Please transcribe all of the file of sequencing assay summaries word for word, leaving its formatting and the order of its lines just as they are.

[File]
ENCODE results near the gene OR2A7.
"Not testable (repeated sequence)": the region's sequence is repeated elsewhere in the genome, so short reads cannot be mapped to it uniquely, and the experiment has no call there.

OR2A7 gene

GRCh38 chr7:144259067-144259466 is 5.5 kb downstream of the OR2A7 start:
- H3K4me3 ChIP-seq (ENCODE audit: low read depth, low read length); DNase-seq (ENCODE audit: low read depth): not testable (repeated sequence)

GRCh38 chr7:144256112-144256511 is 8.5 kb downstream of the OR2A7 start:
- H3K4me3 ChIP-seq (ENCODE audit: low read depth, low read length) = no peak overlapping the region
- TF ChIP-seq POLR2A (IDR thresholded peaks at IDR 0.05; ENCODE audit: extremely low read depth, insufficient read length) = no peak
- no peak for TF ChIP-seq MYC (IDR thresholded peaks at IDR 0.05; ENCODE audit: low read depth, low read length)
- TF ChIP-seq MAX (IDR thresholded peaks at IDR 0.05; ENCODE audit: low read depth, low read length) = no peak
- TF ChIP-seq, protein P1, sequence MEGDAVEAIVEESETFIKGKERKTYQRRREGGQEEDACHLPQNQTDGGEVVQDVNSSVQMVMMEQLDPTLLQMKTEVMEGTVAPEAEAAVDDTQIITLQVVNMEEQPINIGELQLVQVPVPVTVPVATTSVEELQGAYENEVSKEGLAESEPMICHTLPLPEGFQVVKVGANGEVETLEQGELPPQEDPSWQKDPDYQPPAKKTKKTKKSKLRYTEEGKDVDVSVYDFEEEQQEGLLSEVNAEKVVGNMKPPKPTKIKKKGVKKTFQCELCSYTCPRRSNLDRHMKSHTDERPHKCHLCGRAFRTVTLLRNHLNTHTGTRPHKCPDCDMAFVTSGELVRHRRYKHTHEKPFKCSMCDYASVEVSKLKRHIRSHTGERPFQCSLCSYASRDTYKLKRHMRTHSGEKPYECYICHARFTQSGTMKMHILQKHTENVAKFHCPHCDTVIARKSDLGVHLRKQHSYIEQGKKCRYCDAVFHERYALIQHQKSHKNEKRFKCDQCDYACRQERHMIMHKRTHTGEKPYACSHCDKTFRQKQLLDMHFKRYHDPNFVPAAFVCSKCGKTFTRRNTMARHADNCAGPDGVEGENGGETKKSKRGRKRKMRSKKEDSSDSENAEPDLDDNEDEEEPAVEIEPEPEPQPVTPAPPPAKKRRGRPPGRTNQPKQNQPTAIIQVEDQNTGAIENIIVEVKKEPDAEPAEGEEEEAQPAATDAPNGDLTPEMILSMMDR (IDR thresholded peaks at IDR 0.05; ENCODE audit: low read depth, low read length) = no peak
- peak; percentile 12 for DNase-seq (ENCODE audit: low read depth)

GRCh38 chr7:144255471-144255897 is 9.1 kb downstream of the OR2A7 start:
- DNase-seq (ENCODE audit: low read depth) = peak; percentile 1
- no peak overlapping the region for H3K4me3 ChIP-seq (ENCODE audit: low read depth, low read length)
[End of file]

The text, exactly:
ENCODE results near the gene OR2A7.
"Not testable (repeated sequence)": the region's sequence is repeated elsewhere in the genome, so short reads cannot be mapped to it uniquely, and the experiment has no call there.

OR2A7 gene

GRCh38 chr7:144259067-144259466 is 5.5 kb downstream of the OR2A7 start:
- H3K4me3 ChIP-seq (ENCODE audit: low read depth, low read length); DNase-seq (ENCODE audit: low read depth): not testable (repeated sequence)

GRCh38 chr7:144256112-144256511 is 8.5 kb downstream of the OR2A7 start:
- H3K4me3 ChIP-seq (ENCODE audit: low read depth, low read length) = no peak overlapping the region
- TF ChIP-seq POLR2A (IDR thresholded peaks at IDR 0.05; ENCODE audit: extremely low read depth, insufficient read length) = no peak
- no peak for TF ChIP-seq MYC (IDR thresholded peaks at IDR 0.05; ENCODE audit: low read depth, low read length)
- TF ChIP-seq MAX (IDR thresholded peaks at IDR 0.05; ENCODE audit: low read depth, low read length) = no peak
- TF ChIP-seq, protein P1, sequence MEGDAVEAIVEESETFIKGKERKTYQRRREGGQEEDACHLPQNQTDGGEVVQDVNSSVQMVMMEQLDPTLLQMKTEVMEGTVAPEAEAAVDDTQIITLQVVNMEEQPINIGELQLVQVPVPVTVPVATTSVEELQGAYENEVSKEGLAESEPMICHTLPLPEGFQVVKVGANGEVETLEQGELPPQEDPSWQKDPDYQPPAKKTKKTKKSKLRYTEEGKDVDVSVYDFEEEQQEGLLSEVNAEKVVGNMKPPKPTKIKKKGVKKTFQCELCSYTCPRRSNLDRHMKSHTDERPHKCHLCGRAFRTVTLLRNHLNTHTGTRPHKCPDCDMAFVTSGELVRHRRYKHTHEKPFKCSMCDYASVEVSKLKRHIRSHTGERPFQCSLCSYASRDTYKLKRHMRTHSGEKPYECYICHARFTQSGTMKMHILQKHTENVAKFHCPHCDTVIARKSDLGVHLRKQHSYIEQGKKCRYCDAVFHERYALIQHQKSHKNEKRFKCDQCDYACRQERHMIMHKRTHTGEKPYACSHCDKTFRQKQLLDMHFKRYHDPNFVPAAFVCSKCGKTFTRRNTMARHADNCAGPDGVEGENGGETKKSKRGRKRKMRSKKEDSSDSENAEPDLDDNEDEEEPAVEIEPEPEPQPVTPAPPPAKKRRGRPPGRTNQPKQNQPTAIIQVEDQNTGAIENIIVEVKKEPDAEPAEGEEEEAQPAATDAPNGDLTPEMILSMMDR (IDR thresholded peaks at IDR 0.05; ENCODE audit: low read depth, low read length) = no peak
- peak; percentile 12 for DNase-seq (ENCODE audit: low read depth)

GRCh38 chr7:144255471-144255897 is 9.1 kb downstream of the OR2A7 start:
- DNase-seq (ENCODE audit: low read depth) = peak; percentile 1
- no peak overlapping the region for H3K4me3 ChIP-seq (ENCODE audit: low read depth, low read length)